Cobalt sulfide

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Cobalt sulfide
Sulfid kobaltnatý.PNG
1317-42-6 YesY
PubChem 14832
RTECS number GG332500
CoS (varied)
Molar mass 90.9982 g/mol
Appearance black solid (alpha)
grayish-red crystals (beta)
Density 5.45 g/cm3
Melting point 1195 °C
0.00038 g/100 mL (18 °C)
Solubility slightly soluble in acid
+225.0·10−6 cm3/mol
octahedral (beta)
Except where otherwise noted, data are given for materials in their standard state (at 25 °C [77 °F], 100 kPa).
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Infobox references

Cobalt sulfide is the name for chemical compounds with a formula CoxSy. Well-characterized species include minerals with the formula CoS, CoS2, Co3S4, and the synthetic material Co9S8. In combination with molybdenum, the sulfides of cobalt are used as catalysts for the industrial process called hydrodesulfurization, which is implemented on a large scale in refineries. Cobalt sulfide thin films can be used as counter electrodes (CEs) of dye-sensitized solar cells (DSSCs).[1][2] Several research works demonstrate that CoxSy can be used to substitute the high expensive platinum (Pt), commonly used for the preparation of high efficient CEs.[3] Thin films of CoxSy can be deposited on different substrates using chemical precursor Inks based on organic solvents [4] or water.[5] Also electrochemical techniques are suitable for the preparation of efficient and cheap CoxSy CEs.[6][7] It has been demonstrated that CoS CEs can be also used in p-type DSSCs.[8][9]

Cobalt sulfides precipitate when aqueous solutions of cobalt(II) ions are treated with hydrogen sulfide. This reaction is useful in the purification of cobalt from its ores as well as in qualitative inorganic analysis. In general, the sulfides of cobalt are black, semiconducting, insoluble in water, and nonstoichiometric. They react with strong acids to release hydrogen sulfide gas again. They are weak reducing agents and can be oxidized to cobalt sulfate[citation needed].

Cobalt sulfide exists in two forms: alpha and beta.


The best defined sulfides of cobalt occur as minerals. The rare mineral cattierite has the stoichiometry CoS2. It is isostructural with iron pyrite, featuring disulfide groups, i.e. Co2+S22−. Linnaeite, also rare, has the formula Co3S4 and crystallizes in the spinel motif.[10]


  1. ^ Congiu, M.; Albano, L. G. S.; Decker, F.; Graeff, C. F. O. (2015-01-01). "Single precursor route to efficient cobalt sulphide counter electrodes for dye sensitized solar cells". Electrochimica Acta. 151: 517–524. doi:10.1016/j.electacta.2014.11.001. 
  2. ^ Mathew, Simon; Yella, Aswani; Gao, Peng; Humphry-Baker, Robin; Curchod, Basile F. E.; Ashari-Astani, Negar; Tavernelli, Ivano; Rothlisberger, Ursula; Nazeeruddin, Md. Khaja. "Dye-sensitized solar cells with 13% efficiency achieved through the molecular engineering of porphyrin sensitizers". Nature Chemistry. 6 (3): 242–247. doi:10.1038/nchem.1861.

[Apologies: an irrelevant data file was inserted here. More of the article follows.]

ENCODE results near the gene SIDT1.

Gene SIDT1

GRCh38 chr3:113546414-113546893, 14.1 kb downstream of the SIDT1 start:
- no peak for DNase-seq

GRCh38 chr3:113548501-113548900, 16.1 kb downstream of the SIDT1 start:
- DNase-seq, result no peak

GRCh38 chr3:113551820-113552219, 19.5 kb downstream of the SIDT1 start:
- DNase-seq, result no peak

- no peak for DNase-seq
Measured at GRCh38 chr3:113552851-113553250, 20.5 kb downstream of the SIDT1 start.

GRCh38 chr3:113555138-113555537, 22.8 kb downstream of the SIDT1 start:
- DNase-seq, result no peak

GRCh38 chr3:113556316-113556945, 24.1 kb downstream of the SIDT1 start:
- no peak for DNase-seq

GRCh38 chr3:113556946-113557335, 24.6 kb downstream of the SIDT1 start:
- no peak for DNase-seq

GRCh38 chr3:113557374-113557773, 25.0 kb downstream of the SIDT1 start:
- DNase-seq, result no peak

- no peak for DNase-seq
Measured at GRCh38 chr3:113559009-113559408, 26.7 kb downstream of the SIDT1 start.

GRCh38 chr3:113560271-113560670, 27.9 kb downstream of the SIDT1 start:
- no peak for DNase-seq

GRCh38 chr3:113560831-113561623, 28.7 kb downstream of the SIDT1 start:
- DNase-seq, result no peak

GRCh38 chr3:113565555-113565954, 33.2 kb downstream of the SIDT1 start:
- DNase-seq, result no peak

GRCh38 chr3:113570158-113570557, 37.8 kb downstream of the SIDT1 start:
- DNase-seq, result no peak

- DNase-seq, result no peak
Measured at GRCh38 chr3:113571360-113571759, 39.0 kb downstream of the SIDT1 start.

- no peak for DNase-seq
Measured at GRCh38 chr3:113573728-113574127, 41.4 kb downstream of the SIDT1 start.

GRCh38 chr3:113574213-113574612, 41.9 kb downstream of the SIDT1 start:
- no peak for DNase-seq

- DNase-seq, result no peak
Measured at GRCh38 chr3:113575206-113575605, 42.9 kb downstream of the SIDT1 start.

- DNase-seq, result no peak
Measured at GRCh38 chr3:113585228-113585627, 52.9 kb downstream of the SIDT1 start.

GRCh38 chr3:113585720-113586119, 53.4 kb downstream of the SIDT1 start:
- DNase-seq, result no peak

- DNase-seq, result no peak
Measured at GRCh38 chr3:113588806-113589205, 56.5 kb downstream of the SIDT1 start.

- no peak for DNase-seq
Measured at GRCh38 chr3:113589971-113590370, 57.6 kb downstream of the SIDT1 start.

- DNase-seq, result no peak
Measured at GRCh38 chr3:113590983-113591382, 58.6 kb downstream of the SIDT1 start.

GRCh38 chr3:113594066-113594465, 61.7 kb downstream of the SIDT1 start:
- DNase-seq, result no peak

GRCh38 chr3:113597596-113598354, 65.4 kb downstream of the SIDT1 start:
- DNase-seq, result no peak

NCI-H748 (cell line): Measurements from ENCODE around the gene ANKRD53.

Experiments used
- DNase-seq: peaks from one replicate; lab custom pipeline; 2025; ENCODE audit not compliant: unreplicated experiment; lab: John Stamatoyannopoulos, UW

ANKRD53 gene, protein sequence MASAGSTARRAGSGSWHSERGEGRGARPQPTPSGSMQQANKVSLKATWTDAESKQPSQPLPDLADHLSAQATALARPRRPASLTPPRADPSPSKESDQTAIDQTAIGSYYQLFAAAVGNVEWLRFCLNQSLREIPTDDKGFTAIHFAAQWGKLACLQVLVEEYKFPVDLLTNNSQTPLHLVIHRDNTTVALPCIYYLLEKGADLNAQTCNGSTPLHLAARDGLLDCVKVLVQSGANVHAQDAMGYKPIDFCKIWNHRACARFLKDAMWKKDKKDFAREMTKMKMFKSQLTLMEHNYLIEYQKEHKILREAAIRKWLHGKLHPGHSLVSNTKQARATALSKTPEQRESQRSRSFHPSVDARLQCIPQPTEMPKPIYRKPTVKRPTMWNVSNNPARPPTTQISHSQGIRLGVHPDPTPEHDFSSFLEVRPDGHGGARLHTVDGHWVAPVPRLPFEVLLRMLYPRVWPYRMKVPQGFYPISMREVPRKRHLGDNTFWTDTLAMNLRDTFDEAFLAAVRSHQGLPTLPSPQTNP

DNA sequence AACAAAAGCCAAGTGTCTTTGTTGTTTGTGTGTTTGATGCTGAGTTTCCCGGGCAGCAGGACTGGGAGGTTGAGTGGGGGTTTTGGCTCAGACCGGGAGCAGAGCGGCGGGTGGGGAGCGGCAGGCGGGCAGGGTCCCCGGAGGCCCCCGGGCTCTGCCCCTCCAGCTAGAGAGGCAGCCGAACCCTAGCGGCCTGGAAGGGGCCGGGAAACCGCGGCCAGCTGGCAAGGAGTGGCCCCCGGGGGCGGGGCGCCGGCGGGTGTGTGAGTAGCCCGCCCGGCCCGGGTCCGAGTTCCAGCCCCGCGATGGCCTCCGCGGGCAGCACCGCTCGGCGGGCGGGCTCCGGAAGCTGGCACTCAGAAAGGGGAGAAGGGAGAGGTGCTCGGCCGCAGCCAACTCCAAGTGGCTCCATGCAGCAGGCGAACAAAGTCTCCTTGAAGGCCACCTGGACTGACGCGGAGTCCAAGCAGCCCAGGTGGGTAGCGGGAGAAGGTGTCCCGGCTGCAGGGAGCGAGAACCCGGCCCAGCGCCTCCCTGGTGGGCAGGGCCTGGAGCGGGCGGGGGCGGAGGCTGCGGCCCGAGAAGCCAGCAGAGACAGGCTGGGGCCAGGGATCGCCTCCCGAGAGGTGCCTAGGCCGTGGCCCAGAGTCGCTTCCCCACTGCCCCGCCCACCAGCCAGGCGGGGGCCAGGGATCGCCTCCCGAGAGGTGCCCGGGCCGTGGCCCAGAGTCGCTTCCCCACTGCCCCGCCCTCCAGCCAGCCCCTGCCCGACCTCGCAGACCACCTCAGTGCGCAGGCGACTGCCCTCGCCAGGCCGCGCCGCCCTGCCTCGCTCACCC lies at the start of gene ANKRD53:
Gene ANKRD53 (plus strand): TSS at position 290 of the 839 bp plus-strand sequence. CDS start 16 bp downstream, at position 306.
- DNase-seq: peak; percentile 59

3. ^ Huo, Jinghao; Zheng, Min; Tu, Yongguang; Wu, Jihuai; Hu, Linhua; Dai, Songyuan (2015-03-20). "A high performance cobalt sulfide counter electrode for dye-sensitized solar cells". Electrochimica Acta. 159: 166–173. doi:10.1016/j.electacta.2015.01.214. 
  4. ^ Congiu, M.; Albano, L. G. S.; Decker, F.; Graeff, C. F. O. (2015-01-01). "Single precursor route to efficient cobalt sulphide counter electrodes for dye sensitized solar cells". Electrochimica Acta. 151: 517–524. doi:10.1016/j.electacta.2014.11.001. 
  5. ^ Congiu, Mirko; Lanuti, Alessandro; di Carlo, Aldo; Graeff, Carlos F. O. (2015-12-01). "A novel and large area suitable water-based ink for the deposition of cobalt sulfide films for solar energy conversion with iodine-free electrolytes". Solar Energy. 122: 87–96. doi:10.1016/j.solener.2015.08.032. 
  6. ^ Lin, Jeng-Yu; Liao, Jen-Hung; Wei, Tzu-Chien (2011-04-01). "Honeycomb-like CoS Counter Electrodes for Transparent Dye-Sensitized Solar Cells". Electrochemical and Solid-State Letters. 14 (4): D41–D44. doi:10.1149/1.3533917. ISSN 1099-0062. 
  7. ^ Lin, Jeng-Yu; Liao, Jen-Hung; Chou, Shu-Wei (2011-10-01). "Cathodic electrodeposition of highly porous cobalt sulfide counter electrodes for dye-sensitized solar cells". Electrochimica Acta. 56 (24): 8818–8826. doi:10.1016/j.electacta.2011.07.080. 
  8. ^ Congiu, Mirko; Bonomo, Matteo; Marco, Maria Letizia De; Dowling, Denis P.; Di Carlo, Aldo; Dini, Danilo; Graeff, Carlos F. O. (2016-07-16). "Cobalt Sulfide as Counter Electrode in p-Type Dye-Sensitized Solar Cells". ChemistrySelect. 1 (11): 2808–2815. doi:10.1002/slct.201600297. ISSN 2365-6549. 
  9. ^ Nattestad, Andrew; Ferguson, Michael; Kerr, Robert; Cheng, Yi-Bing; Bach, Udo. "Dye-sensitized nickel(II)oxide photocathodes for tandem solar cell applications". Nanotechnology. 19 (29). doi:10.1088/0957-4484/19/29/295304. 
  10. ^ Greenwood, Norman N.; Earnshaw, Alan (1984). Chemistry of the Elements. Oxford: Pergamon Press. ISBN 0-08-022057-6.